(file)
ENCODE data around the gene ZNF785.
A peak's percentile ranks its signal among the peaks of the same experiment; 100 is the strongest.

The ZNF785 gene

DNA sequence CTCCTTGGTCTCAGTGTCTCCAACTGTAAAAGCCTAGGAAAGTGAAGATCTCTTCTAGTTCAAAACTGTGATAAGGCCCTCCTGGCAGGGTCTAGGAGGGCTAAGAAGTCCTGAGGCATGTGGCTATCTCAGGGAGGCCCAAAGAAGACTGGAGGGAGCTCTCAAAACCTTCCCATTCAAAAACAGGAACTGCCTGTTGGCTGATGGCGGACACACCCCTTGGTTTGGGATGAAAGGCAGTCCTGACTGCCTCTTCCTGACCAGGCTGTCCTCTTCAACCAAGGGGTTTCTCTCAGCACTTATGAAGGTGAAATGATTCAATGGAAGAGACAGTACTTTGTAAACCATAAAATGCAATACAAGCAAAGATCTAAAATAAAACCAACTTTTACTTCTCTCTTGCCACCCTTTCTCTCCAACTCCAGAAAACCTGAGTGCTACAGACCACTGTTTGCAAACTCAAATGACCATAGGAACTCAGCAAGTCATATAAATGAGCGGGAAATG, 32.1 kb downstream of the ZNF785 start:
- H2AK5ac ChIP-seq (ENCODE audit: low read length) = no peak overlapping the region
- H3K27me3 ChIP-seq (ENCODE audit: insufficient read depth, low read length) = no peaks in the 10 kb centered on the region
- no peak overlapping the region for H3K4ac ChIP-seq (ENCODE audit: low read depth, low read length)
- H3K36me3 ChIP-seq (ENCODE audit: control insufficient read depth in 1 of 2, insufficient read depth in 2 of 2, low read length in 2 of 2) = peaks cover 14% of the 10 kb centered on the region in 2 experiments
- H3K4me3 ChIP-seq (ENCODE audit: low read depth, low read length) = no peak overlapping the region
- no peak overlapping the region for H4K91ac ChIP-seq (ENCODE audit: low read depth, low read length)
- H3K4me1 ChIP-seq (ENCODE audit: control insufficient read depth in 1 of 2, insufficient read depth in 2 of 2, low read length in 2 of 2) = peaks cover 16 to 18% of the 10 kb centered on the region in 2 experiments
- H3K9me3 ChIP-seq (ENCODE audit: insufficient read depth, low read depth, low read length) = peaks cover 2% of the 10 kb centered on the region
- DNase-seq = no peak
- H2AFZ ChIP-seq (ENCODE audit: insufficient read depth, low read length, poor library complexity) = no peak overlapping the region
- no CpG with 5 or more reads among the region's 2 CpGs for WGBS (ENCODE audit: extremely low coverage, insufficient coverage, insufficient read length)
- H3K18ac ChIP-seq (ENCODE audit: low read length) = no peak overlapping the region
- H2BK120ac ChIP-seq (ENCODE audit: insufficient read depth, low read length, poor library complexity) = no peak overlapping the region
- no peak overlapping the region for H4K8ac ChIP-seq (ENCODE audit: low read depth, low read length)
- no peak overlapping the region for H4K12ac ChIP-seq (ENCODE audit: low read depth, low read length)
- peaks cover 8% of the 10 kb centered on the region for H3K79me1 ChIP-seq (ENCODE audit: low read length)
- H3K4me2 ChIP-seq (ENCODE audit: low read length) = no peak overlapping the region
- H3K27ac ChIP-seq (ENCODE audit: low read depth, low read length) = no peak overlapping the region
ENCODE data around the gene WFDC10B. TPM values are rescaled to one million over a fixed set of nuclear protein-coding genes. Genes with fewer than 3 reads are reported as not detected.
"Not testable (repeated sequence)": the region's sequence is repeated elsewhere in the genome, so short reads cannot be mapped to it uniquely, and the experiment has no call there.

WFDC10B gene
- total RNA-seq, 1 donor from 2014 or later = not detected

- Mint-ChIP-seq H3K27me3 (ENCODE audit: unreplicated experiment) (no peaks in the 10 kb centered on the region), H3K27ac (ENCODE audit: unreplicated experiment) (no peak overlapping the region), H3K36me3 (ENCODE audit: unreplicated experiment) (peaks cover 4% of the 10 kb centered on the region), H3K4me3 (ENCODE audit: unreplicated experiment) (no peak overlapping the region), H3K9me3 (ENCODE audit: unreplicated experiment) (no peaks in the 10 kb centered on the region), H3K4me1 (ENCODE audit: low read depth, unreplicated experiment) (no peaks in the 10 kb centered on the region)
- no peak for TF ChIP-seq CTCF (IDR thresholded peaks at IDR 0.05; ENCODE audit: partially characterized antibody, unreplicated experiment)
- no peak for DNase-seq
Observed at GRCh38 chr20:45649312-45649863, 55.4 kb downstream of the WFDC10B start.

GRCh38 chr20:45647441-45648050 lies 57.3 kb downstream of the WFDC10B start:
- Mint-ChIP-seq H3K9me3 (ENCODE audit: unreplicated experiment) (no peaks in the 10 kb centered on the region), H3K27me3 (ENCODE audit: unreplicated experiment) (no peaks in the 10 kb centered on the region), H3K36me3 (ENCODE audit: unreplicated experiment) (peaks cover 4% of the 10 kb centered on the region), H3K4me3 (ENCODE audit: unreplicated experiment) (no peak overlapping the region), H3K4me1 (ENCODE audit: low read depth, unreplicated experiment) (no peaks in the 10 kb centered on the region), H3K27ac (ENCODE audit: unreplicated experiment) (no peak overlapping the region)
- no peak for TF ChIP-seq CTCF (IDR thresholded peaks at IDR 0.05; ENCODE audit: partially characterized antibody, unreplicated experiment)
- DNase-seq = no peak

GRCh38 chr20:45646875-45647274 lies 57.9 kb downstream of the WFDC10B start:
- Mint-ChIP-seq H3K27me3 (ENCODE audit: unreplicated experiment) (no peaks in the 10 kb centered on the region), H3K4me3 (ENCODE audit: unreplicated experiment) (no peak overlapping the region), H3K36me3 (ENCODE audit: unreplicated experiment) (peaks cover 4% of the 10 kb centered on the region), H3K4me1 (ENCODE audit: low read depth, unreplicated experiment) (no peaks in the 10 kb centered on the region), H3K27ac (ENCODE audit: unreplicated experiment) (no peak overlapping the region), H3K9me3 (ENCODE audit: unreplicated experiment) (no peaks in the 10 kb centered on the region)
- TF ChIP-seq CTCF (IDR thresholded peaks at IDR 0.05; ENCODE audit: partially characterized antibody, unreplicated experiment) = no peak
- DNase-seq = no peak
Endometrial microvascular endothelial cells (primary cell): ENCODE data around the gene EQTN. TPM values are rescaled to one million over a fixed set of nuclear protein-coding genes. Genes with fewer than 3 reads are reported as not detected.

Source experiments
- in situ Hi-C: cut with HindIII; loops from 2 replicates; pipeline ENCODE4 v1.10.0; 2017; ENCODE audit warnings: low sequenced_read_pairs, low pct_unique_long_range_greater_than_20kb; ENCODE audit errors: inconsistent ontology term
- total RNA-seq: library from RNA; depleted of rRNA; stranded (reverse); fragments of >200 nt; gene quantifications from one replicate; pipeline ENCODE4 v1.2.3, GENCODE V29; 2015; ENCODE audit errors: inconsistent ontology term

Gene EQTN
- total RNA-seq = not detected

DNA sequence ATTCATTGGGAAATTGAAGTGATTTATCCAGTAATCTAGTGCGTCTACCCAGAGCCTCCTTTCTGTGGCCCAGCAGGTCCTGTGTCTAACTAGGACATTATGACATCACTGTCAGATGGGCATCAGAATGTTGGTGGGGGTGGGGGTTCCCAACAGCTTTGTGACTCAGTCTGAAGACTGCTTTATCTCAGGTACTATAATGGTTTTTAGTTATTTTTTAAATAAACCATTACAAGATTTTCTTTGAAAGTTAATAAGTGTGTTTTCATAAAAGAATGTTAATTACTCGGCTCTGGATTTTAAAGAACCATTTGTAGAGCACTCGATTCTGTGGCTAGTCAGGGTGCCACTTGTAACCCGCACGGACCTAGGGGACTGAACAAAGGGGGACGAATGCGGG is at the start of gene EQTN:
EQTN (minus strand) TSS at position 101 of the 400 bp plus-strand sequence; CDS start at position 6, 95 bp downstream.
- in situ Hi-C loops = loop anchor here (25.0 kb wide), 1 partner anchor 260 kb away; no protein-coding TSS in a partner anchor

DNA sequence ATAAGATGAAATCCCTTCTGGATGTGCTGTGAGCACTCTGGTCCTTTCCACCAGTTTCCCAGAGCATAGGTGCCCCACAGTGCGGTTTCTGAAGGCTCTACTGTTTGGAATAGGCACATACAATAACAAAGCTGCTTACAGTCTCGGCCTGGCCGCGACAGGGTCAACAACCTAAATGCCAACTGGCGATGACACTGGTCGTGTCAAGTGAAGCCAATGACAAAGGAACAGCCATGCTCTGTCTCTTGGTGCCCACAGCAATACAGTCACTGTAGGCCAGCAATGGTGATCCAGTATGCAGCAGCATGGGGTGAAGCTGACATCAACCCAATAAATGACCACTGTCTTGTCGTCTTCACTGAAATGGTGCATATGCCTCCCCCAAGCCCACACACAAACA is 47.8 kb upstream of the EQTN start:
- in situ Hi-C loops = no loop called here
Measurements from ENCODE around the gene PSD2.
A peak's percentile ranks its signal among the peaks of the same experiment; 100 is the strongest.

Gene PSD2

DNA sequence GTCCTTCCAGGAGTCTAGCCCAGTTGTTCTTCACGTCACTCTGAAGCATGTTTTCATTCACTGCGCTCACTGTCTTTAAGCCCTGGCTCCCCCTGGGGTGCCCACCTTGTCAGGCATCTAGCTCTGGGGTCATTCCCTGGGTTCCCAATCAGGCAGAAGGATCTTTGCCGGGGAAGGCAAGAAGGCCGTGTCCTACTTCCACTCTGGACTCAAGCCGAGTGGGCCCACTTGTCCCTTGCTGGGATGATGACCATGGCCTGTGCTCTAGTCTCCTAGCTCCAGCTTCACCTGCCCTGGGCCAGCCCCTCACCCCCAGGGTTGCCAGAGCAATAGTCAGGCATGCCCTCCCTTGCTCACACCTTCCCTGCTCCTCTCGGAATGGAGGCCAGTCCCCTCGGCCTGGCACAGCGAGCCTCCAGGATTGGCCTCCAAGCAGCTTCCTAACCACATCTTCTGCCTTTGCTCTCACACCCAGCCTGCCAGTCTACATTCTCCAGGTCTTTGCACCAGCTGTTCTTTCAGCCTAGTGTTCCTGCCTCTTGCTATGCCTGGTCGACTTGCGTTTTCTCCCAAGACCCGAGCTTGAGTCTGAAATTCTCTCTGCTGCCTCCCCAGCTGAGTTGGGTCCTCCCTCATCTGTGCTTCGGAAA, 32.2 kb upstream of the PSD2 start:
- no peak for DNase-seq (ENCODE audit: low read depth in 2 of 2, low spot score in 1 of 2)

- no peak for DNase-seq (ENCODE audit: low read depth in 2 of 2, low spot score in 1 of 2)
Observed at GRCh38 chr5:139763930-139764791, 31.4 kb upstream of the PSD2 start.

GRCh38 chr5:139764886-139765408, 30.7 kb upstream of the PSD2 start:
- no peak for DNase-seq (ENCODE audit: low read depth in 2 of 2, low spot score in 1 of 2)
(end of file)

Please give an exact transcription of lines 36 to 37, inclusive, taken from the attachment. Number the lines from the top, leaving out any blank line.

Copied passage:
- Mint-ChIP-seq H3K27me3 (ENCODE audit: unreplicated experiment) (no peaks in the 10 kb centered on the region), H3K4me3 (ENCODE audit: unreplicated experiment) (no peak overlapping the region), H3K36me3 (ENCODE audit: unreplicated experiment) (peaks cover 4% of the 10 kb centered on the region), H3K4me1 (ENCODE audit: low read depth, unreplicated experiment) (no peaks in the 10 kb centered on the region), H3K27ac (ENCODE audit: unreplicated experiment) (no peak overlapping the region), H3K9me3 (ENCODE audit: unreplicated experiment) (no peaks in the 10 kb centered on the region)
- TF ChIP-seq CTCF (IDR thresholded peaks at IDR 0.05; ENCODE audit: partially characterized antibody, unreplicated experiment) = no peak